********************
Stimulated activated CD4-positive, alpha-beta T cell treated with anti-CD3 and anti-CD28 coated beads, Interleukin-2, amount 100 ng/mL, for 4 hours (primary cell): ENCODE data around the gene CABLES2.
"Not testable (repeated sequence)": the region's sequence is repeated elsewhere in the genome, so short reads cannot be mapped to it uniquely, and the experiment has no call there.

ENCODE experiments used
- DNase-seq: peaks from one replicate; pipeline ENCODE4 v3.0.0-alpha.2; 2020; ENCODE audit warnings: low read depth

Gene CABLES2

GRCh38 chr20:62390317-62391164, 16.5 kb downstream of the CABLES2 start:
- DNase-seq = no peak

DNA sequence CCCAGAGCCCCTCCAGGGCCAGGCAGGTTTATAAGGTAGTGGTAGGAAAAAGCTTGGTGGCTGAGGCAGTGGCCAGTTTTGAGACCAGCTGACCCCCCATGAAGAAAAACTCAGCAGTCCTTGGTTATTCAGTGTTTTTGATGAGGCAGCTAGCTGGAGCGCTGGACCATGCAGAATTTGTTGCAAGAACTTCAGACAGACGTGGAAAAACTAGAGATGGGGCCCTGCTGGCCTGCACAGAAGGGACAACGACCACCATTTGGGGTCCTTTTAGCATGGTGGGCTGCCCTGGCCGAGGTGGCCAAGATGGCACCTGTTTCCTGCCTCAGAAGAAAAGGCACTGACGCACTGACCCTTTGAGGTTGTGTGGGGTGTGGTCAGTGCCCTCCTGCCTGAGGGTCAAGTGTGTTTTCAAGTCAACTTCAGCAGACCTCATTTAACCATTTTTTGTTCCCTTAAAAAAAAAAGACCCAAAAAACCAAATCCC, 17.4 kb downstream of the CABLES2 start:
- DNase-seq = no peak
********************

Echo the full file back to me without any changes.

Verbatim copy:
Stimulated activated CD4-positive, alpha-beta T cell treated with anti-CD3 and anti-CD28 coated beads, Interleukin-2, amount 100 ng/mL, for 4 hours (primary cell): ENCODE data around the gene CABLES2.
"Not testable (repeated sequence)": the region's sequence is repeated elsewhere in the genome, so short reads cannot be mapped to it uniquely, and the experiment has no call there.

ENCODE experiments used
- DNase-seq: peaks from one replicate; pipeline ENCODE4 v3.0.0-alpha.2; 2020; ENCODE audit warnings: low read depth

Gene CABLES2

GRCh38 chr20:62390317-62391164, 16.5 kb downstream of the CABLES2 start:
- DNase-seq = no peak

DNA sequence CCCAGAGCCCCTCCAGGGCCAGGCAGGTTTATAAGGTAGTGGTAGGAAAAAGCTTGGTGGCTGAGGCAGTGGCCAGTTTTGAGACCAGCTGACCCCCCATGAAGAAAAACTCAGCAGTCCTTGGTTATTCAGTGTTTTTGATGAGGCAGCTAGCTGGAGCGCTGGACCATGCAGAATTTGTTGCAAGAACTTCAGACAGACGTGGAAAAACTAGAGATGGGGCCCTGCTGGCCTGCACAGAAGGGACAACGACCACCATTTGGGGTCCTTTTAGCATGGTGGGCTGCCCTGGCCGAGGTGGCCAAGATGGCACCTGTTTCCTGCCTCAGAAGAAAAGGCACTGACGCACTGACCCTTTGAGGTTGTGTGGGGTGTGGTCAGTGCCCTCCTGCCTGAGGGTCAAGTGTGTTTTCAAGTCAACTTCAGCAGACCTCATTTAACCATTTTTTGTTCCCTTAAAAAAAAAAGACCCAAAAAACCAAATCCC, 17.4 kb downstream of the CABLES2 start:
- DNase-seq = no peak